Lawyers in New York, who call themselves specialists, have J. Michael Hayes to thank that they no longer have to include a clunky 40-word disclaimer in all their advertising and marketing materials (just a 14-word one). The U.S. Court of Appeals for the Second Circuit sided with the personal injury lawyer from Buffalo, who challenged New York state’s strict rule on using the term “specialist,” by declaring it unconstitutional.

As detailed in the WSJ Lawblog's summary of the case, Rule 7.4 of the New York Rules of Professional Conduct is more stringent than the American Bar Association’s model rules, which merely require lawyers invoking the specialists title to disclose the name of the certifying organization in all attorney advertising material. In addition to disclosing the name of the accrediting organization in their ads, the New York rule also requires attorneys to display “prominently” the following disclaimers:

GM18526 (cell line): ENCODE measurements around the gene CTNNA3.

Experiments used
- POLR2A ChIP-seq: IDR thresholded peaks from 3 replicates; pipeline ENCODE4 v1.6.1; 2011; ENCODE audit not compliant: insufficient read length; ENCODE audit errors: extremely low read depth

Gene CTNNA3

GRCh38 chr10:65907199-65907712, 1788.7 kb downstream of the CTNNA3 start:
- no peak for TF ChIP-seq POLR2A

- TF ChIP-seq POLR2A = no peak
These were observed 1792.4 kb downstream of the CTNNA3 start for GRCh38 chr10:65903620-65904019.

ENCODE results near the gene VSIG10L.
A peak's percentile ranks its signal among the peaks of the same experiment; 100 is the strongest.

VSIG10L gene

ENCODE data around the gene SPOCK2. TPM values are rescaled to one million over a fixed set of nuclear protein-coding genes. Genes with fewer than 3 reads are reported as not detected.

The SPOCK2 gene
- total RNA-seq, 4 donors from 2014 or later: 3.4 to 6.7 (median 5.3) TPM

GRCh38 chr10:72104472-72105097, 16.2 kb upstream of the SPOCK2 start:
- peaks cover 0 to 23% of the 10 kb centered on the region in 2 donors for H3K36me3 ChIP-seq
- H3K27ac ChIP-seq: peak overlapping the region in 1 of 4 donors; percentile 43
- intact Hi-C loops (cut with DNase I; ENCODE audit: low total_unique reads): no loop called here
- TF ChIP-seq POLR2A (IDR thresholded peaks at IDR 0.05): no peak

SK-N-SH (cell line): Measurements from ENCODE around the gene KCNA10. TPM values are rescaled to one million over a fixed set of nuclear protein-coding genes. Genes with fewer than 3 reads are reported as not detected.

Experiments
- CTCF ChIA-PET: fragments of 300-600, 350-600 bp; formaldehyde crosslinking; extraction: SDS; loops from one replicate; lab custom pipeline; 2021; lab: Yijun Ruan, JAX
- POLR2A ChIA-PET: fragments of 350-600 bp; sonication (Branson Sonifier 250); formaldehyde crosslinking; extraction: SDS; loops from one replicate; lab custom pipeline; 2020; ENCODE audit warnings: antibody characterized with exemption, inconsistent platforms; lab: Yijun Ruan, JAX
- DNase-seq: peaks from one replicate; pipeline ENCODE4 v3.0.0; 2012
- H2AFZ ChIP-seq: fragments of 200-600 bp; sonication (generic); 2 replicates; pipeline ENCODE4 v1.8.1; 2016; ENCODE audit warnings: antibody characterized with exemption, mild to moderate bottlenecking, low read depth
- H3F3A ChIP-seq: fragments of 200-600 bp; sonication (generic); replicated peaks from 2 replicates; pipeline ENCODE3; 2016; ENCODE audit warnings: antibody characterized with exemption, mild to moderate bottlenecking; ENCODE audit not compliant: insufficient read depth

[1] The [name of the private certifying organization] is not affiliated with any governmental authority[,] [2] Certification is not a requirement for the practice of law in the State of New York and [3] does not necessarily indicate greater competence than other attorneys experienced in this field of law.

The Lawblog reports that Hayes challenged the rule in 2001 after the New York attorney grievance committee investigated him over two billboard ads he placed in Buffalo in 1999 identifying himself as a specialist. (He is certified by the ABA-approved National Board of Trial Advocacy.) The 2nd Circuit ruled that the second and third parts of the above disclaimer “cannot survive First Amendment scrutiny,” and that the requirement for the disclaimer to be prominently displayed is "unconstitutionally vague."